"I knew without a doubt I would become a fighter - I knew that the underdog can, and often does, win."
When James ‘Buster’ Douglas stunned Mike Tyson in Tokyo almost 30 years ago, the impact of the infamous heavyweight classic was felt almost worldwide and just under 2,000 miles away from the Japanese capital, the fight’s shocking outcome had just influenced a future boxing great to commit his life to the ring - the story of Manny Pacquiao was just about to begin.
It’s crazy to think that had a 42/1 underdog in Douglas not stopped the seemingly invincible Tyson on that cool February night, the young man from the Phillipines might never have pursued a career in boxing, and we could have been robbed of one of the sport’s greatest students.
Born in Kibawe in 1978 into immense poverty, Pacquiao and his family were so poor they’d often be unable to even afford basic provisions such as rice. Living with his parents, two brothers and sister in a tiny single-room shack, the future world champion, who would go on to generate approximately 19.6 million in pay-per-view buys and $1.2 billion in revenue, wouldn’t even lay his eyes on a TV set until he was ten.
The hunger became so unbearable for the Pacquiao family that at one point his father was forced to kill their pet dog for food.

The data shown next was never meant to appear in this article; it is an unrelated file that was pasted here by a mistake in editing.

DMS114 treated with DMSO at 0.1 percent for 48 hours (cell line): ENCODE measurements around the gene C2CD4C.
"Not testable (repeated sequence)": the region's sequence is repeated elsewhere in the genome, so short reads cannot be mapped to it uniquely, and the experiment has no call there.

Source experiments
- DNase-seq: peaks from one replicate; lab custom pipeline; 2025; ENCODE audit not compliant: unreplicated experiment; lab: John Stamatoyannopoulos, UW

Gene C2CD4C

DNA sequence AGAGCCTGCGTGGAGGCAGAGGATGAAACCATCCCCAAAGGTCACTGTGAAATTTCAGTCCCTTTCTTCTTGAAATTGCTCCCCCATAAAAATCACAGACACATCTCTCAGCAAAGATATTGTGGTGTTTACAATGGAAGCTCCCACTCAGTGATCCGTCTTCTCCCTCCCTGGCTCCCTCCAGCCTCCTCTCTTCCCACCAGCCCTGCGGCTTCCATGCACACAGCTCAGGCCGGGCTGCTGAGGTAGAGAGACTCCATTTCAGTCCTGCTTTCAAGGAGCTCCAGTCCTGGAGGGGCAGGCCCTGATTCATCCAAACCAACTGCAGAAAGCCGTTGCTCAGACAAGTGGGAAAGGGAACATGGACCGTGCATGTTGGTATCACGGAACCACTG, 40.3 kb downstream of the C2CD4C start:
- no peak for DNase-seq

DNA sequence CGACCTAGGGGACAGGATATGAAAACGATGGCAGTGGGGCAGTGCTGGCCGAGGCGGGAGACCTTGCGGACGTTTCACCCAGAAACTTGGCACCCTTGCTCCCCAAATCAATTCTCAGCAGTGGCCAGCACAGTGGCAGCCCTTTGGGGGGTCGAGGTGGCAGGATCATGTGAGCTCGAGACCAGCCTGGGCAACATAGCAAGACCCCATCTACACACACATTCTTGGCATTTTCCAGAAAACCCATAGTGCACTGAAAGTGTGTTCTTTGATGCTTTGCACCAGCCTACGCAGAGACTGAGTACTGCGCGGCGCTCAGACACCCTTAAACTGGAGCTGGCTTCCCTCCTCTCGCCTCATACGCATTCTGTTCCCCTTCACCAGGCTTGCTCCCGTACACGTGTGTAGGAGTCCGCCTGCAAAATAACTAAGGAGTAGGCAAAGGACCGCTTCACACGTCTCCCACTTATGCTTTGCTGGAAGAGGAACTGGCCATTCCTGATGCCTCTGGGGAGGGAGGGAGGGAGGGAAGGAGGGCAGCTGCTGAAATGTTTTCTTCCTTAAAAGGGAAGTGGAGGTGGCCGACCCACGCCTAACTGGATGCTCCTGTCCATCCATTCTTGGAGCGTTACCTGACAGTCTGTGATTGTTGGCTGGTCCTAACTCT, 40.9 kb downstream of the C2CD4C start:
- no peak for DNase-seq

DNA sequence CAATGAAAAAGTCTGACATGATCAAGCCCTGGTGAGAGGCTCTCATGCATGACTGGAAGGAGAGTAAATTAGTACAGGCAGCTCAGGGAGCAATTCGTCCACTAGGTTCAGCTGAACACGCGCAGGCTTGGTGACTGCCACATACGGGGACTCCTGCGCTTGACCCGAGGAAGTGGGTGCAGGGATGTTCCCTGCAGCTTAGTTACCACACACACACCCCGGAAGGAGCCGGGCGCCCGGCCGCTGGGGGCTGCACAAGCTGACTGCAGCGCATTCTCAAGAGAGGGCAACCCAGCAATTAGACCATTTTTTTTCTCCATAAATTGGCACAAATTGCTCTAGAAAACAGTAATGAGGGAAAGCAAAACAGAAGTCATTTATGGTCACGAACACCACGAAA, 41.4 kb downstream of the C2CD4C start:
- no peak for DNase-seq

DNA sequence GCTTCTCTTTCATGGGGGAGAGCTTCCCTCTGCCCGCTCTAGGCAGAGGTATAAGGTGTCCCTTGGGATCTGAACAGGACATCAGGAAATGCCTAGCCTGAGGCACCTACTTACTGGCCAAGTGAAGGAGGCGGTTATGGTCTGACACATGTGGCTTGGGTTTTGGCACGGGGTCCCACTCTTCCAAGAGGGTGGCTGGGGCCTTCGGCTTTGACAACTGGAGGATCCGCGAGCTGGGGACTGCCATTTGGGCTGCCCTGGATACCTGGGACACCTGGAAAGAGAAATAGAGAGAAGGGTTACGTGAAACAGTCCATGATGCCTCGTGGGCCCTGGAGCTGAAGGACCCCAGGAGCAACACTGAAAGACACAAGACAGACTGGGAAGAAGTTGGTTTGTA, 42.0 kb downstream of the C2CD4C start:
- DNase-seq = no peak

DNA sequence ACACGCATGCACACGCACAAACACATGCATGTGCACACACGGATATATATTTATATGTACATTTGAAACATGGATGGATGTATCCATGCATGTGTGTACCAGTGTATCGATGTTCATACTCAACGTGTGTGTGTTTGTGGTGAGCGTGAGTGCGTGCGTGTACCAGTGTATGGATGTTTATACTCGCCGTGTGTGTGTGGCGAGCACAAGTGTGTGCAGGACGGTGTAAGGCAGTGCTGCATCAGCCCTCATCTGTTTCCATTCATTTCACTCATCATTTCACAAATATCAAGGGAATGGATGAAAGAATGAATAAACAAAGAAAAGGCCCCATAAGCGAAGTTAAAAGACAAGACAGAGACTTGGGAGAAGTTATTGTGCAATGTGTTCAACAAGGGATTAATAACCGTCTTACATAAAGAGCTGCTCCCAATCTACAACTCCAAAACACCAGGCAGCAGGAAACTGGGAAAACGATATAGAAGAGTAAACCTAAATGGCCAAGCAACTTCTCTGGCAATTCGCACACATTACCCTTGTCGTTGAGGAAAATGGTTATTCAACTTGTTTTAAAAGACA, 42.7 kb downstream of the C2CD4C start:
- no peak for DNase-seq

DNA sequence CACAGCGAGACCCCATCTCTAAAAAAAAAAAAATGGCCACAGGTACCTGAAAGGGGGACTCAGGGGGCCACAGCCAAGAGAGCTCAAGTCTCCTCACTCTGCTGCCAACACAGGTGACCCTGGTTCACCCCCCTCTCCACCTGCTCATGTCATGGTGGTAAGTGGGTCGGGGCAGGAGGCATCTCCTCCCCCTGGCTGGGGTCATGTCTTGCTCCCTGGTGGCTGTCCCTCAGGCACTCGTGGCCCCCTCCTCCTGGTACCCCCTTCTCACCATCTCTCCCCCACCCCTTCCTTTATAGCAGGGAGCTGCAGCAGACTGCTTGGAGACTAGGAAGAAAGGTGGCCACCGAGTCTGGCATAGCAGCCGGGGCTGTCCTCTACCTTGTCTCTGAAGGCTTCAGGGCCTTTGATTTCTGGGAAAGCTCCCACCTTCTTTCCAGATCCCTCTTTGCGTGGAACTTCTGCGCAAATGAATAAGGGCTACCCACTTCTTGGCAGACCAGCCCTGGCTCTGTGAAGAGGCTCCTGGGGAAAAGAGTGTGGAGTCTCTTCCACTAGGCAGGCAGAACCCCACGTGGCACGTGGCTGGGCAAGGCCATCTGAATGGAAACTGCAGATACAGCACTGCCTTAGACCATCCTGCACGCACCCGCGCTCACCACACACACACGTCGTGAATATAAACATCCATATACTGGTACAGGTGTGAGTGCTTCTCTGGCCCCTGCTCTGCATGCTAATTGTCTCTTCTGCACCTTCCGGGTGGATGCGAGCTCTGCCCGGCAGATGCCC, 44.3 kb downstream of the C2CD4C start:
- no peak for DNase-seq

When Pacquiao began to box seriously, he made the decision to drop out of school and move in with his uncle Sardo Mejia in a one-storey home in the southern Philippine city of General Santos. Mejia, a boxing fanatic, would become Manny’s first trainer and introduction into the world of prizefighting.
Pacquiao later wrote in his autobiography: "Even though he had no formal training, we both took it seriously and knew that we were going to be champions one day."
By 15 he was regarded as one of the best junior boxers in the country and often fought from an open-air park in General Santos, taking on anyone who dared face him and beating all with relative ease.
Seeking bigger challenges, the young fighter stowed away on a boat to the nation’s capital, Manila, where he would sleep on the streets or inside a gym’s boxing ring as he continued to put all his focus on his training.
The hard work and sacrifice would pay off and a year later, Pacquiao turned professional and the rest, as they say, is history.
From a poverty-stricken school drop-out, Manny Pacquiao has carved out a 24-year-old career that has seen him become an eight-weight world champion, lineal champion in five different weight classes, and claim wins against such names as Marco Antonio Barrera, Erik Morales, Juan Manuel Marquez, Oscar De La Hoya, Ricky Hatton, Miguel Cotto, Joshua Clottey, Antonio Margarito, Shane Mosley, Brandon Rios, Timothy Bradley, Lucas Matthysse, Adrien Broner and, most recently, Keith Thurman among many, many others.
Now 40 and with a promising career in politics on the cards, the Pac-Man still doesn’t look like slowing down and with a win over one of the world’s best welterweights in Thurman last weekend, you’d be foolish not to expect more twists and turns before the legendary fighter hangs up his gloves for good.
Until then, Pacquiao’s rags-to-riches story continues to inspire millions around the globe, especially in his native Philippines, and his tale will no doubt encourage waves of future fighters for generations to come. There’ll never be another Manny Pacquiao.